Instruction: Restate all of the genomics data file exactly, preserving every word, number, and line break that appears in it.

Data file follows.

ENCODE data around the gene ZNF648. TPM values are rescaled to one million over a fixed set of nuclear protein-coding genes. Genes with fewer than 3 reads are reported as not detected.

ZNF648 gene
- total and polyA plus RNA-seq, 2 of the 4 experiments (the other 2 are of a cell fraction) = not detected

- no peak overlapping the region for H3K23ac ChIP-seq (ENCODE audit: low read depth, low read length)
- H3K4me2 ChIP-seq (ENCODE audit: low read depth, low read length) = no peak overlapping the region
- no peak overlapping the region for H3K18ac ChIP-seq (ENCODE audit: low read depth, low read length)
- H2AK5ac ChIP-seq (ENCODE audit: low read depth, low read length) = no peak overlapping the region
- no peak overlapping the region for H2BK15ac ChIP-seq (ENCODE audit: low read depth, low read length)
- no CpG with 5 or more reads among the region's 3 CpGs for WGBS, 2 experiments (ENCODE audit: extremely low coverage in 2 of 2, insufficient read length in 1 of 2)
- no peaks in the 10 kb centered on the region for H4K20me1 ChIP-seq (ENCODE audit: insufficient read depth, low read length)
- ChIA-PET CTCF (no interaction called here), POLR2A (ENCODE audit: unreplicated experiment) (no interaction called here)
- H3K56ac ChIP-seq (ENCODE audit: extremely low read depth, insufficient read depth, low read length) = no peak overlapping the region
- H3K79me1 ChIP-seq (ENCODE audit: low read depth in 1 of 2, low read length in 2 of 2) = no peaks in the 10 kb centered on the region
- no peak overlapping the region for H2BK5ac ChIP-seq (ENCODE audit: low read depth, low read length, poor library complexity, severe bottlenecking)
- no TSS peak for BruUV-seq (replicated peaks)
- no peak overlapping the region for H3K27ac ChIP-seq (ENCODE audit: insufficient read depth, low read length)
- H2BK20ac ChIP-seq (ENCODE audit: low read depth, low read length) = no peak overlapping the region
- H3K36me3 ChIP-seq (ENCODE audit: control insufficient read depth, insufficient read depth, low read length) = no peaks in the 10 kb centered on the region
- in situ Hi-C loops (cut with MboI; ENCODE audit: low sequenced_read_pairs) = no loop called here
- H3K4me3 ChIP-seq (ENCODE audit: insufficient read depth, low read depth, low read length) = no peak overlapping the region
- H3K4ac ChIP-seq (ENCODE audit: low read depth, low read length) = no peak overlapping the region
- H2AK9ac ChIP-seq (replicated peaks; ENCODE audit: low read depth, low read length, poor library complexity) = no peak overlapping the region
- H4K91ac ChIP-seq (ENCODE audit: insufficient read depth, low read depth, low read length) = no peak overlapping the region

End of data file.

ENCODE data around the gene ZNF648. TPM values are rescaled to one million over a fixed set of nuclear protein-coding genes. Genes with fewer than 3 reads are reported as not detected.

ZNF648 gene
- total and polyA plus RNA-seq, 2 of the 4 experiments (the other 2 are of a cell fraction) = not detected

- no peak overlapping the region for H3K23ac ChIP-seq (ENCODE audit: low read depth, low read length)
- H3K4me2 ChIP-seq (ENCODE audit: low read depth, low read length) = no peak overlapping the region
- no peak overlapping the region for H3K18ac ChIP-seq (ENCODE audit: low read depth, low read length)
- H2AK5ac ChIP-seq (ENCODE audit: low read depth, low read length) = no peak overlapping the region
- no peak overlapping the region for H2BK15ac ChIP-seq (ENCODE audit: low read depth, low read length)
- no CpG with 5 or more reads among the region's 3 CpGs for WGBS, 2 experiments (ENCODE audit: extremely low coverage in 2 of 2, insufficient read length in 1 of 2)
- no peaks in the 10 kb centered on the region for H4K20me1 ChIP-seq (ENCODE audit: insufficient read depth, low read length)
- ChIA-PET CTCF (no interaction called here), POLR2A (ENCODE audit: unreplicated experiment) (no interaction called here)
- H3K56ac ChIP-seq (ENCODE audit: extremely low read depth, insufficient read depth, low read length) = no peak overlapping the region
- H3K79me1 ChIP-seq (ENCODE audit: low read depth in 1 of 2, low read length in 2 of 2) = no peaks in the 10 kb centered on the region
- no peak overlapping the region for H2BK5ac ChIP-seq (ENCODE audit: low read depth, low read length, poor library complexity, severe bottlenecking)
- no TSS peak for BruUV-seq (replicated peaks)
- no peak overlapping the region for H3K27ac ChIP-seq (ENCODE audit: insufficient read depth, low read length)
- H2BK20ac ChIP-seq (ENCODE audit: low read depth, low read length) = no peak overlapping the region
- H3K36me3 ChIP-seq (ENCODE audit: control insufficient read depth, insufficient read depth, low read length) = no peaks in the 10 kb centered on the region
- in situ Hi-C loops (cut with MboI; ENCODE audit: low sequenced_read_pairs) = no loop called here
- H3K4me3 ChIP-seq (ENCODE audit: insufficient read depth, low read depth, low read length) = no peak overlapping the region
- H3K4ac ChIP-seq (ENCODE audit: low read depth, low read length) = no peak overlapping the region
- H2AK9ac ChIP-seq (replicated peaks; ENCODE audit: low read depth, low read length, poor library complexity) = no peak overlapping the region
- H4K91ac ChIP-seq (ENCODE audit: insufficient read depth, low read depth, low read length) = no peak overlapping the region